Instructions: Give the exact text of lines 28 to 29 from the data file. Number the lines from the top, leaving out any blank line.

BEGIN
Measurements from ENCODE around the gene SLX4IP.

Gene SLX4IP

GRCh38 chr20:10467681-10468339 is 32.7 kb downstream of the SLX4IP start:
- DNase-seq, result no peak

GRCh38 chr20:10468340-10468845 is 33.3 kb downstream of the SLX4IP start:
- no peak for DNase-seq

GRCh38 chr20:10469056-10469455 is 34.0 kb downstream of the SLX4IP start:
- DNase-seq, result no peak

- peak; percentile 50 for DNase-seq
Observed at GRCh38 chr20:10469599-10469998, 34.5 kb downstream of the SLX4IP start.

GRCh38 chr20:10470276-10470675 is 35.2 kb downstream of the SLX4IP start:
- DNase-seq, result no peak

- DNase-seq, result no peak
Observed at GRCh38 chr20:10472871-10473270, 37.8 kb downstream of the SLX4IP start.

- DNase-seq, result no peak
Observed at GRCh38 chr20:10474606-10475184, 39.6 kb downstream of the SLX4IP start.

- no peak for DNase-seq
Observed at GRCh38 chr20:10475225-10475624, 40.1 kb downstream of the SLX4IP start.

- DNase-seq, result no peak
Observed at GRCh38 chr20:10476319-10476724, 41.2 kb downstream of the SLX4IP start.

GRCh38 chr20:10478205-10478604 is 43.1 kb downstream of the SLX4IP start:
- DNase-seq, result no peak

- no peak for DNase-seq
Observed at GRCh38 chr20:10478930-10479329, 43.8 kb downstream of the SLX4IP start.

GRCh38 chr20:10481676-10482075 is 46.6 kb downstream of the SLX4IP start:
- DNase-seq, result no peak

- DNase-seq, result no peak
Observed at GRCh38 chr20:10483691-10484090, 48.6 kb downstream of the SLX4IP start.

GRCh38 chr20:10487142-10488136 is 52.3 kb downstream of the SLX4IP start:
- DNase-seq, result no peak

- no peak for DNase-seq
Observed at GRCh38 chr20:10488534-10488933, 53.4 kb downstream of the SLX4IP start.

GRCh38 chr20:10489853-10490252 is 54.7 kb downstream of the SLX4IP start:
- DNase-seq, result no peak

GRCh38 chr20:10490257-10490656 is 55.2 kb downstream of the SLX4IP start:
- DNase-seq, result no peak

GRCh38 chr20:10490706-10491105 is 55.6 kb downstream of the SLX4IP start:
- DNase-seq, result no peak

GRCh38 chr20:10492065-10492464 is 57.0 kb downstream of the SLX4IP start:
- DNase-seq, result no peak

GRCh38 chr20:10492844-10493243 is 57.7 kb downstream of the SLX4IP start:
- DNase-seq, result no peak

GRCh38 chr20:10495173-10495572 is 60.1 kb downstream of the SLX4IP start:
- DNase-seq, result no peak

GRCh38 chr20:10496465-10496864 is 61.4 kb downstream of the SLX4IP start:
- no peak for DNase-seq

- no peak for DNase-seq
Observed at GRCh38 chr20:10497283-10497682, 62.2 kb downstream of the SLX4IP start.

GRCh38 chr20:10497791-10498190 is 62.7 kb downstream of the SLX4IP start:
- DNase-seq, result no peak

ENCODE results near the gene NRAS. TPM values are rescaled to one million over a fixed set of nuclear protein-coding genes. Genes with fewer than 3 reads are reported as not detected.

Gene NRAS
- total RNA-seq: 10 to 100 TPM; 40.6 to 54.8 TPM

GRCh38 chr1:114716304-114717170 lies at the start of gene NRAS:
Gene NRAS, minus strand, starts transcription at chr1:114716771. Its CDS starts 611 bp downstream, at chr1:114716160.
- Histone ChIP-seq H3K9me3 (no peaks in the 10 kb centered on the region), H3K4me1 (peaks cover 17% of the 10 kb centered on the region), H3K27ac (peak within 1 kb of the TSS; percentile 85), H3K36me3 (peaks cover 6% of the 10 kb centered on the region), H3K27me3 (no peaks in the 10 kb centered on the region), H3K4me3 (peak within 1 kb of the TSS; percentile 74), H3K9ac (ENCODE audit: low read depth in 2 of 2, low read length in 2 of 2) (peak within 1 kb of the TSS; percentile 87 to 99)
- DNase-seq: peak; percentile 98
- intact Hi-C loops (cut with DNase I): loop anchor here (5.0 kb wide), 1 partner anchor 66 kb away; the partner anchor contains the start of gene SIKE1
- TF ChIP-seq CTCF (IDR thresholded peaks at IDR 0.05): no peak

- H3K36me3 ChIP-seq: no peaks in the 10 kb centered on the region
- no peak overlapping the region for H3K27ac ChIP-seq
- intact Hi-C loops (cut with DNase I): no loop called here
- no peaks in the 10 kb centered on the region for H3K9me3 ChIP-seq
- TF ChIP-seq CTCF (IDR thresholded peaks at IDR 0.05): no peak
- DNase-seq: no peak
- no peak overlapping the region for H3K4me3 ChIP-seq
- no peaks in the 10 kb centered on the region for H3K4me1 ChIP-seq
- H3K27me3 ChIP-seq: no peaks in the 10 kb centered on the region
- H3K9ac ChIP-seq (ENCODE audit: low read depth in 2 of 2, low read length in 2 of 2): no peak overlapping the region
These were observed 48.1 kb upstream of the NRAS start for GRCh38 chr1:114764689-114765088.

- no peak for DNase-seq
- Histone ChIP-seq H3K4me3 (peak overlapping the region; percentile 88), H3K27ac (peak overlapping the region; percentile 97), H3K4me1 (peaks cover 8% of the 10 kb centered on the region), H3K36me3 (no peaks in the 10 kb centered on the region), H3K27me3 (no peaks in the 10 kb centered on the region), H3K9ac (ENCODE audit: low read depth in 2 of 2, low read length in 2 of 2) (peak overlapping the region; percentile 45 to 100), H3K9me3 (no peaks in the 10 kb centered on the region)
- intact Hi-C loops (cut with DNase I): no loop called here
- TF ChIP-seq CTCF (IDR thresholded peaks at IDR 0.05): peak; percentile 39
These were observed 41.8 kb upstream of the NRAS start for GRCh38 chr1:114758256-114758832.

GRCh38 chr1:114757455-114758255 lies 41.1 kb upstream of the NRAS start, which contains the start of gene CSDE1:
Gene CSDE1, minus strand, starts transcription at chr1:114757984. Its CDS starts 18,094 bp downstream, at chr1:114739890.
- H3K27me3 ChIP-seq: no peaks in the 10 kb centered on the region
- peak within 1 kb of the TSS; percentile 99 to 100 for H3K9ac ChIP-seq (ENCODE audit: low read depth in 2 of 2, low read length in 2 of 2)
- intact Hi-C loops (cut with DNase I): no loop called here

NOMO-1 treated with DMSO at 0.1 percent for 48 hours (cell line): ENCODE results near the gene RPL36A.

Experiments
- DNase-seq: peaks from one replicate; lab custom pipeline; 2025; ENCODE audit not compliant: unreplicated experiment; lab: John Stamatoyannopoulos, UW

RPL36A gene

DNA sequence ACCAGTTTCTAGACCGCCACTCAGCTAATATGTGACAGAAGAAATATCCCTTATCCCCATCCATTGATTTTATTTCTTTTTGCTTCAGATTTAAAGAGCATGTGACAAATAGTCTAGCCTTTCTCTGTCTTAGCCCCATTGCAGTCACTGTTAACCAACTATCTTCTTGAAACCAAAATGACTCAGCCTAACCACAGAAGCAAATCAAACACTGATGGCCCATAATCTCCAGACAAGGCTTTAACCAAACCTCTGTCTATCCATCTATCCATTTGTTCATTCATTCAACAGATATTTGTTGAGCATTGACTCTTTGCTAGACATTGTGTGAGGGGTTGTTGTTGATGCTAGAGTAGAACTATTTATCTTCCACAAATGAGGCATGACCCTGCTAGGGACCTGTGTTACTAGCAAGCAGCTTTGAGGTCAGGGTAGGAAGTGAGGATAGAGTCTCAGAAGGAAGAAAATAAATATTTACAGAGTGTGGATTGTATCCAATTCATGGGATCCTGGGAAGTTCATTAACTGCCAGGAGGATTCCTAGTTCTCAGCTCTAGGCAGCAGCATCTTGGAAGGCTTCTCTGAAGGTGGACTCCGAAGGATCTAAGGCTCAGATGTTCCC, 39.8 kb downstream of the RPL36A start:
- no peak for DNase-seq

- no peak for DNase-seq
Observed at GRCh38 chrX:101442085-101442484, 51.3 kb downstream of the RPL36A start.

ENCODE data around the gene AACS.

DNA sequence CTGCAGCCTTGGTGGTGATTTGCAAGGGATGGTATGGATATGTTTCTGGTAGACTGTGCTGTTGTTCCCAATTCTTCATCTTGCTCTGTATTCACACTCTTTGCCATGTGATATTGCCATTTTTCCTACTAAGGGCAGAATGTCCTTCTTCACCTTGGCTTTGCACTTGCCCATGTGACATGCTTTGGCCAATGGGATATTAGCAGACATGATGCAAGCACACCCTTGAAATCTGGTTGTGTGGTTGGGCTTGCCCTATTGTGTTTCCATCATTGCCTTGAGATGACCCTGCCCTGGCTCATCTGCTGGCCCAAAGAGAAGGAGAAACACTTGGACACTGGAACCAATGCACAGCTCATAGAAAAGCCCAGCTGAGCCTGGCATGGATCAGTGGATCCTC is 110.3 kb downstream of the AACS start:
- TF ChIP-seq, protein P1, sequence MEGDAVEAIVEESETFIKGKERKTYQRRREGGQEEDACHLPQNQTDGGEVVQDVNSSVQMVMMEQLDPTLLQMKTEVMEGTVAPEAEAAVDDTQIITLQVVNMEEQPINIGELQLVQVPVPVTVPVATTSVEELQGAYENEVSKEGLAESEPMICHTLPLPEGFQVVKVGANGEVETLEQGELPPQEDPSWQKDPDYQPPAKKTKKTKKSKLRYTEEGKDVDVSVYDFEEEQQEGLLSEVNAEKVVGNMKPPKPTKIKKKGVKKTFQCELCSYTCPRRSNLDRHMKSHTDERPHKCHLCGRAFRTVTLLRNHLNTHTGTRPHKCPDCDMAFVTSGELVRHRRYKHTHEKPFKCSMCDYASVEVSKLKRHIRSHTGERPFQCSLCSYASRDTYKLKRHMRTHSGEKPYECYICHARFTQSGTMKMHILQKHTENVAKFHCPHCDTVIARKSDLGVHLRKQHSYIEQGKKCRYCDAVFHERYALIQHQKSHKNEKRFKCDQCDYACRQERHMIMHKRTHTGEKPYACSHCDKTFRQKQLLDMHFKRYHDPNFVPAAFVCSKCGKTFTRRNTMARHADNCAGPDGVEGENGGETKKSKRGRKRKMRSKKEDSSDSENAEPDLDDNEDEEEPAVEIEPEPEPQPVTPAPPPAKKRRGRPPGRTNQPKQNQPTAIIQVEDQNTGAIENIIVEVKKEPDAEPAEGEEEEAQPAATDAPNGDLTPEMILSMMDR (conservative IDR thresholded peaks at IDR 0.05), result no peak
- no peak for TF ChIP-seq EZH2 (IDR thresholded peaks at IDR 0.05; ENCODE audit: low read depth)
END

Observed at GRCh38 chr20:10483691-10484090, 48.6 kb downstream of the SLX4IP start.

GRCh38 chr20:10487142-10488136 is 52.3 kb downstream of the SLX4IP start: